There is a big potential downside to sponsoring an individual, however: A company could sign an athlete who does something that generates negative press. The company risks having its brand hurt by association. Companies often are swift to drop the offender. O.J. Simpson, who was accused of killing his wife and her friend, lost his deal with Hertz, the car rental company. Tiger Woods, after his multiple extramarital affairs were discovered, lost Tag Heuer, Gillette, Accenture, Gatorade and a slew of others. Meanwhile, Michael Phelps, who was photographed smoking marijuana, lost Kellogg’s.
“You don’t want to have your name associated with a particular person who’s done something wrong,” says Reibstein.
Olympic Haves and Have-nots
The fact is, very few Olympic athletes are lucky enough to even have corporate support. Fewer than 5% of athletes who will compete at the Games have a direct sponsor, according toEvan Morgenstein, president and CEO of Premier Management Group, a boutique sports marketing agency. “There are the haves and the have-nots,” notes Morgenstein, who represents a large number of U.S. Olympic athletes. “The big-name athletes — the ones you see in bold like the Michael Phelps of the world — they have a lot of money and a lot of deals. Rank-and-file athletes don’t have a lot of money. They have to get side jobs to pay for their training.”
(A telling statistic: A recent survey conducted by the USA Track and Field Foundation found that only half of American track and field athletes who are ranked in the top 10 in their event earn more than $15,000 a year in income from that sport.)
Even those with sponsors are often in a tenuous situation. Before the Games, many companies sign multiple athletes in an effort to hedge their bets. This gives them a backup plan in case one of their athletes doesn’t place or implodes. Most contracts have clauses that allow the company some leeway to get out of the deal if that happens.
A miss at the Olympic trials could end a potentially lucrative relationship. Consider the unfortunate, oft-retold case of Dan & Dave. Dan & Dave was a $30 million advertising campaign by Reebok, the shoe manufacturer, during the build-up to the 1992 Summer Games in Barcelona to promote the Olympic face-off between American decathletes Dan O’Brien and Dave Johnson. But the showdown never happened. O’Brien didn’t make the team, and the campaign had to be modified. (Johnson went on to win the bronze medal that year. O’Brien won a gold medal at the 1996 Olympics in Atlanta.)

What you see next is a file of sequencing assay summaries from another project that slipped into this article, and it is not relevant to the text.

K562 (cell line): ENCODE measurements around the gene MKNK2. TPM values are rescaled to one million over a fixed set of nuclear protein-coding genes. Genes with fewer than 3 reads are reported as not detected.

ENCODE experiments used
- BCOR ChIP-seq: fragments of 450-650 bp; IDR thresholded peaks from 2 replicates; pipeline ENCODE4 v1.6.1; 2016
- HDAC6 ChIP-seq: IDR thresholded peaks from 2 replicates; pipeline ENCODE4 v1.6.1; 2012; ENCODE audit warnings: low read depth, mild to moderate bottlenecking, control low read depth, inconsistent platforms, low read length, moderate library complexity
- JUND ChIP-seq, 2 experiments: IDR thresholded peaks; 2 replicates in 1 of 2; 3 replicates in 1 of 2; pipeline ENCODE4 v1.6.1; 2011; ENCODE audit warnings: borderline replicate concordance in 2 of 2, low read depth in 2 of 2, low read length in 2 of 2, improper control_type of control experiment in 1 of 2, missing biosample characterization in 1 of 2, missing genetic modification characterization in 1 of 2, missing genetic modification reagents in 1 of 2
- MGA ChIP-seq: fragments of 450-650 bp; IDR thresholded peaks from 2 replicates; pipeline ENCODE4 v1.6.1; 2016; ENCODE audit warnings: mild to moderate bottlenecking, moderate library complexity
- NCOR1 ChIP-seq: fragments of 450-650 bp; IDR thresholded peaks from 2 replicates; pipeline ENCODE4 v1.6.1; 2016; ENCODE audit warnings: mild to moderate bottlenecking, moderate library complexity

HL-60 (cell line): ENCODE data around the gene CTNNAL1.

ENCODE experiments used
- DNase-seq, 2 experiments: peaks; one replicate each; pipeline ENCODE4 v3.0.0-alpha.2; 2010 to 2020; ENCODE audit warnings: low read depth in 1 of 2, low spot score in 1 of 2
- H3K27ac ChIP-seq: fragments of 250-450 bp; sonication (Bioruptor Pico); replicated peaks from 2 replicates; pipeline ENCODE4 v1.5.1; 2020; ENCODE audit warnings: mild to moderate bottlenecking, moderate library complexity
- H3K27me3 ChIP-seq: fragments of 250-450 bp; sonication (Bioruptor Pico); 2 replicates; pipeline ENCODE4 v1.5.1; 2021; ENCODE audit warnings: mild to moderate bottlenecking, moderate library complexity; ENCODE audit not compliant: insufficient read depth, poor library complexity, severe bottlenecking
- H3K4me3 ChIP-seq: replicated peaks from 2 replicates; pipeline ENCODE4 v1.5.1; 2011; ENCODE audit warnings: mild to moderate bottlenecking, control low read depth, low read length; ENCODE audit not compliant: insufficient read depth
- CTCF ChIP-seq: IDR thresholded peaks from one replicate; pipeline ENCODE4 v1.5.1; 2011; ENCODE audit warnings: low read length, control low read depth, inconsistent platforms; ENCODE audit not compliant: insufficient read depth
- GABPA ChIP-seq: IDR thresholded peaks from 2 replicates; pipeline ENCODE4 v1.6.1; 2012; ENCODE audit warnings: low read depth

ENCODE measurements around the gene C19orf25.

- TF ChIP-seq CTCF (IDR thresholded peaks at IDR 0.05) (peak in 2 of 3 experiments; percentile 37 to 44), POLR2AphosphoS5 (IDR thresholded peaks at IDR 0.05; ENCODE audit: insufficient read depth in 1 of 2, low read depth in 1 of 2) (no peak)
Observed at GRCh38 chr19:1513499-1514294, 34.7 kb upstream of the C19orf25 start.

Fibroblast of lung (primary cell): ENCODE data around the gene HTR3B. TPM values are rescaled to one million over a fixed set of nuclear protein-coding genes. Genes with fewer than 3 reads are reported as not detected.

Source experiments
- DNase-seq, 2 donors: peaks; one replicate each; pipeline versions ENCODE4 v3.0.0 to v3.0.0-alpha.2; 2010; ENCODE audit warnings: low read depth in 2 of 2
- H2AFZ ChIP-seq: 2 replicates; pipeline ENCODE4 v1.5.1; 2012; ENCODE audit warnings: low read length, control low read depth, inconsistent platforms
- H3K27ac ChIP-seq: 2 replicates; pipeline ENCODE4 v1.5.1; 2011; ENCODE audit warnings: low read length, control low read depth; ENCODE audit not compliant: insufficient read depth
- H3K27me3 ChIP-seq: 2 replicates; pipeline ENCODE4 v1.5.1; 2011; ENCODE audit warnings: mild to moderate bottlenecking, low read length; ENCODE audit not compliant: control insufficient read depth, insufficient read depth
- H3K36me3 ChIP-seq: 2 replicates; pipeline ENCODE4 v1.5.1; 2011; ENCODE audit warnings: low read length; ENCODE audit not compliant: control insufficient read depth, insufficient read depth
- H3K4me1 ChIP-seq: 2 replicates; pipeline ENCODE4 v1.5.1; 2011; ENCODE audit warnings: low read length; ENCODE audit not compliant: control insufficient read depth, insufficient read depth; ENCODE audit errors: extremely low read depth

Olympic athletes are also at a disadvantage because they are only able to draw attention to themselves once every four years. Sure, there are other sporting events where athletes can shine — national meets, national championships and world championships — but those don’t come close to having the same level of media coverage as the Olympics. “Athletes have got to take their careers into their own hands,” says Morgenstein. “That’s the beautiful and awful thing about social media. You can make yourself relevant all the time. You build a fan base, and you work your fan base.”
But for most fans, that would seem to be an overly cynical take on how Olympic athletes view the Games and their followers. Lolo Jones’ Facebook page is themed: 12 years for 12 seconds. (In an ad for Oakley, she says she is trained 12 years for a medal that she hopes she will win in 12 seconds.) In interviews, she comes across as diligent, humble and passionate, not somebody who runs for big-dollar deals with corporate sponsors or who is trying to “work” a fan base.
“Olympic athletes come around every four years, and they have to capitalize on their fame at that moment or they lose it,” notes Wharton’s Reibstein. “It’s a small window. What I’d like to believe is that they’re not all in it for the bucks. The reason all these athletes work so hard is because of their natural athletic competitiveness and their desire to represent their country. The sponsorships are just a windfall.”
This article was originally published by Knowledge@Wharton.